While improving the IQE of UV epitaxial wafers is a long-term prospect, Verticle contends that an alternative way to boost the overall output of a UV-LED is to drive more current into the UV-LEDs, and manage the resulting heat. The company states that heat-related droop is more of an issue in UV-LEDs than in blue, and therefore, the company reasons, one of the main challenges of UV LEDs is lowering junction temperature.
In order to operate at higher current injection conditions and dissipating heat more efficiently, Verticle’s UV-LED chip is constructed with a copper substrate. As shown in the accompanying image that contains both graphs, Cu base vertical chip’s thermal resistance (Rth) is 2K/W lower than GaN/Si vertical chip. As a result, junction temperature (Tj) of GaN/Cu is lower than GaN/Si. It is noted that the junction temperature difference is 2 degrees C at 350 mA current injection between two chips, however, the difference become larger (6 degrees C) at 1A current injection.
The company points to testing it conducted that shows that a vertical Cu-base UV-LED chip has higher radiant flux than a lateral chip fabricated with same epitaxial wafer. Furthermore, Verticle says that its UV-LED chip on a Cu substrate can be driven at a higher current than other vertical chips constructed with different substrate materials. For example, the company says that Verticle’s GaN/Cu UV-LED chip does not saturate over 1A, while GaN/sapphire UV-LED chip start to saturate after 500mA. This suggests that a GaN/Cu chip has higher heat dissipation capability compared with GaN on other substrates, giving Verticle’s Cu-base UV-LED chip distinct advantages for applications in which high current injection and good thermal properties are required.
Verticle’s hexagonal UV-LED chip’s (45 Mil size) radiant fluxes are measured at 416mW at 350mA current injection, 787mW at 700mA, and 1025mW at 1A for the 392 nm wavelength, respectively. In addition, the company notes that it's hexagonal "Honeycomb" chip shape offers a higher extraction efficiency when packaged with a circular lens as a result of the near circular beam profile.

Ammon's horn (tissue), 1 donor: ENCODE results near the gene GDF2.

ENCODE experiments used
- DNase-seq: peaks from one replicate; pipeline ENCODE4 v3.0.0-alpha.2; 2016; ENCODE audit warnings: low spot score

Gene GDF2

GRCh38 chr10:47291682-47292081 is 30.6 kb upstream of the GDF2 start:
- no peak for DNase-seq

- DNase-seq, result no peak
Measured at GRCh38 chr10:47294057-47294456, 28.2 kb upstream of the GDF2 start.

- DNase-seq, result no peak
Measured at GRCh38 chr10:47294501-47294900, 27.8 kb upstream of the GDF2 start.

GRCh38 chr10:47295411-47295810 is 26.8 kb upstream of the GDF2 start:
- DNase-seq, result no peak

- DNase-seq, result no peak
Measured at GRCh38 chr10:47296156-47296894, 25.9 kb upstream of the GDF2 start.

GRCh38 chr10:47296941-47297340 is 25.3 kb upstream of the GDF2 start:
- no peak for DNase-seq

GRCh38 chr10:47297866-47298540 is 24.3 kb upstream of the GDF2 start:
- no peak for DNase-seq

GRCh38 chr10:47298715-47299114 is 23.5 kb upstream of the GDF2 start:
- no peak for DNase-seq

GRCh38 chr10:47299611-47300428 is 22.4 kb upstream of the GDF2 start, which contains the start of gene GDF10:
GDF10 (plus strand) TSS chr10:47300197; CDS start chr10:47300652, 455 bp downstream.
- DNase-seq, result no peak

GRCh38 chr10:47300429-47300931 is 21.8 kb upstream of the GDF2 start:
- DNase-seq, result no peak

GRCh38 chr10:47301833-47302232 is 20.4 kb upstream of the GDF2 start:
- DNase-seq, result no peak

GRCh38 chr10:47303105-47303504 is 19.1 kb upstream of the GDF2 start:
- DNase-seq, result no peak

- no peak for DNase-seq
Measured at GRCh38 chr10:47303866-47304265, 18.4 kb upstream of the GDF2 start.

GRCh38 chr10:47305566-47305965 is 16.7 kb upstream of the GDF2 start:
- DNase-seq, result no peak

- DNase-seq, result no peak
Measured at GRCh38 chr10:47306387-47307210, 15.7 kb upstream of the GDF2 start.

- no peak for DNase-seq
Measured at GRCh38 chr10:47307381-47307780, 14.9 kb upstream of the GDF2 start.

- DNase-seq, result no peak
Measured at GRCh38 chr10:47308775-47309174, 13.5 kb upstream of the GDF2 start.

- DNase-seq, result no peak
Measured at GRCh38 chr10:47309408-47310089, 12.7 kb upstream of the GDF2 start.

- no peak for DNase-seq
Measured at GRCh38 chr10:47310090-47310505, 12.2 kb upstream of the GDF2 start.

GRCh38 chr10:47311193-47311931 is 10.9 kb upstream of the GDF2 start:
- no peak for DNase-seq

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May 16, 2013...As a result of a midnight premier of Star Trek - Into Darkness last night (this morning, technically), the forward-looking technology thoughts are flowing judiciously. Apparently I walked into the conclusion of the discussion on when and where the movie was happening, only to catch the part where I was being asked if I wanted to see it "when it opens". Lacking the context they thought I had overheard, I was inextricably offered the opportunity to earn the cool dad title (and it was indeed earned, while waiting to get in, as I showed the group of late teen to 20-somethings some tricks with the polarized lenses in the 3-D glasses). The movie is a must-see, by the way, for anyone clued-in to the backstory elements from the "Original" Star Trek movies' reality/timeline, of which this is a slight alternate. I did have to overlook what looked like a current generation swoopy T8 fluorescent fixture stuttering in the engineering section after the warp core was damaged in the treacherous attack... The solid state lighting in the 23rd century won't be re-striking as a result of the jolt, thank you very much. So from there I've been led to ponder what our LED "light bulb" should be doing for us in the future (and not the far future at that). The answer is "lots of stuff".
First, it will be important to set aside the fact that LED lighting visionaries insist that we'll simply "do light differently" and that we need to break out of the whole LED light bulb mentality. No doubt that is true, but no one is beaming our legacy technology away, so "differently" is more a matter of time, and it could be validly argued, a long time before light bulbs have been replaced by "something else" in both our homes and offices. We personally own table lamps that are probably 50 years old, and they aren't antiques, they are just "the lamps by the couch". Fresher ones in the house date back 15-20 years, with the newest fixtures (front porch, back porch) being the youngsters at 5 or so years. I believe the ceiling fan in our bedroom has been continuously spinning for 7 years, other than a 1 day period when it moved from the rental we installed it in over to the house we're in now. The point is that our indoor fixtures really don't wear out, and all are fresh enough to allow me to spin in at least one last bulb. If that has a nominal 25,000 hour life, I figure it's not going to be "driven" to change for the next 20 years or so (based on our 3 hours per night average use). Heck, given that the oldest floor lamp now has a Philips Hue installed, and with a recent iPhone update we have at least 3 devices in arms reach and available to control it, we actually are leaving the power switch on, greatly reducing the next most likely failure point. While our sockets will be disappearing at some point, that point will likely be a long time from now. Fluorescent sockets in many commercial spaces, especially T5's and T8's, will be similarly sticky, although the addition of more granular control capabilities that LED (aka "digital") lighting enables will provide retrofit opportunities ahead of simply waiting for the next interior renovation.